President Trump Defends Use Of Tear Gas On Immigrants

The Use Of Tear Gas On Immigrants Crossing The Border Is Inhumane and Indefensible

"They use their children as shields. Disgusting." - Said by my dad to my horror while watching the news report this morning


If you missed the subheadline, this quote was thoughtlessly tossed out by my dad while we were watching the CBS news report on that viral image of a mother and her three children getting tear-gassed. This act of inhumanity by United States' authority figures is repugnant of the 1963 Birmingham protest, where African American teenagers who were peacefully protesting in Birmingham, Alabama were shot with high-pressure water hoses. In that instance, official's reaction to the Birmingham Protest was so deplorable, that the rest of the world stepped in to shame the United States. The intensity of that global pressure caused U.S. president John F. Kennedy to address the violence in his statement that "[t]he events in Birmingham... have so increased the cries for equality that no city or state or legislative body can prudently choose to ignore them" in tandem with his quick abolition of the state's Jim Crow Laws.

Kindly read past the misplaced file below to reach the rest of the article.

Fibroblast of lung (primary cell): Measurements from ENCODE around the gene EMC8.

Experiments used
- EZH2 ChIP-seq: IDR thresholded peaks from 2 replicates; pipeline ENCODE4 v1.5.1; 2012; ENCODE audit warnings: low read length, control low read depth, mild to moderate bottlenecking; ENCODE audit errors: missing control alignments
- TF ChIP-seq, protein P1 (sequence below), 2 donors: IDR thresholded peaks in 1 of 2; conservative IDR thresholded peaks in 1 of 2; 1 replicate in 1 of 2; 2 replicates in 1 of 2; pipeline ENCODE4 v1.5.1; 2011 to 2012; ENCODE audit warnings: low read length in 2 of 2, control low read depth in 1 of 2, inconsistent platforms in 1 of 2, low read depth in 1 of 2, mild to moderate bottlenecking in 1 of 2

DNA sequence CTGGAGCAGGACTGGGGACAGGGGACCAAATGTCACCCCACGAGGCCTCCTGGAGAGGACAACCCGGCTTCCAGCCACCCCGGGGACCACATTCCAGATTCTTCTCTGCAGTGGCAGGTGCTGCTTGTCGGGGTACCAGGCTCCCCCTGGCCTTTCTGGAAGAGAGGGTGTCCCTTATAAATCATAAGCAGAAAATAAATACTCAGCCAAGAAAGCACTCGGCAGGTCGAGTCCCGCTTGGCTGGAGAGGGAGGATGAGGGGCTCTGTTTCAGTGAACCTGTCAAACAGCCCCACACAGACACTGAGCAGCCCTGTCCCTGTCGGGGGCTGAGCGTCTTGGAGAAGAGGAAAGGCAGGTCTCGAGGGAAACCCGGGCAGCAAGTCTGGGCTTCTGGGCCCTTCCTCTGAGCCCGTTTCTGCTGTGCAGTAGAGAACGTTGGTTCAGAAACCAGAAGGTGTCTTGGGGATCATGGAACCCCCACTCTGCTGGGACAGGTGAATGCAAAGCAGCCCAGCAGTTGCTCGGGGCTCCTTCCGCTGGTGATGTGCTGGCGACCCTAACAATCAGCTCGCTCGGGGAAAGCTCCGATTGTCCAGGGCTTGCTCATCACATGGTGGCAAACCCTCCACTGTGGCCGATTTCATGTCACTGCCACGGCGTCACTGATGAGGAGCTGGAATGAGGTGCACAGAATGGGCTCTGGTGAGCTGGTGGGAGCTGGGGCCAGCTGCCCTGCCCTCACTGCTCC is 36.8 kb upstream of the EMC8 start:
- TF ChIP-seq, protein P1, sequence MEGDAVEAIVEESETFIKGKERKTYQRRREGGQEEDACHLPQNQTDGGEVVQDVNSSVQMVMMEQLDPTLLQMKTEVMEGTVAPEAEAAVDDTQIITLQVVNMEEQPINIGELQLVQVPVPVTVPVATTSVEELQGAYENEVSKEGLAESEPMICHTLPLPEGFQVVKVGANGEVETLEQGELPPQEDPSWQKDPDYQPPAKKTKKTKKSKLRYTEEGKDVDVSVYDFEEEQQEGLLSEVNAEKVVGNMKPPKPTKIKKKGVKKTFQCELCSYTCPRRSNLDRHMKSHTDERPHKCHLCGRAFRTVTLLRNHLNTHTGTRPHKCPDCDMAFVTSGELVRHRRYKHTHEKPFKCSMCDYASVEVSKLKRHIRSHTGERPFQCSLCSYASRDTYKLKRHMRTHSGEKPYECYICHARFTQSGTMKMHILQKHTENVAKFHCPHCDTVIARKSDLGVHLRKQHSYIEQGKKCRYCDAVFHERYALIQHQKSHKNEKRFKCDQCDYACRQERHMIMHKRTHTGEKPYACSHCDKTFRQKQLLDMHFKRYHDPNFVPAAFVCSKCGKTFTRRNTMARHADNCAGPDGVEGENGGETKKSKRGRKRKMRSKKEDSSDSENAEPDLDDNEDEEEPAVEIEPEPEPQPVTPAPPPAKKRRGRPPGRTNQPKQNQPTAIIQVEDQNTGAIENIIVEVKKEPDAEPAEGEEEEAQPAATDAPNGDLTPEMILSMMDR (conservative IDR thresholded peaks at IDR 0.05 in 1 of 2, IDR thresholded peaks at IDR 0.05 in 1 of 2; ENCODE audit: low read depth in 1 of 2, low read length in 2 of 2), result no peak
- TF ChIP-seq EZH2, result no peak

Yet, half a century later, my father dropped this awful line. I looked to my mom, to share a look of common understanding of how vile this comment was, but she just glanced at me from the corner of her eye and pretended not to notice.

Although this initial line struck a sharp shiver of surprise through me, it would prove to be the first of many I'd encounter today. In good taste, my friend had posted the Washington Post's article on the incident and I made the mistake of scrolling through the comments. Here are just a few:

screenshot by Shannon Solley

screenshot by Shannon Solley

screenshot by Shannon Solley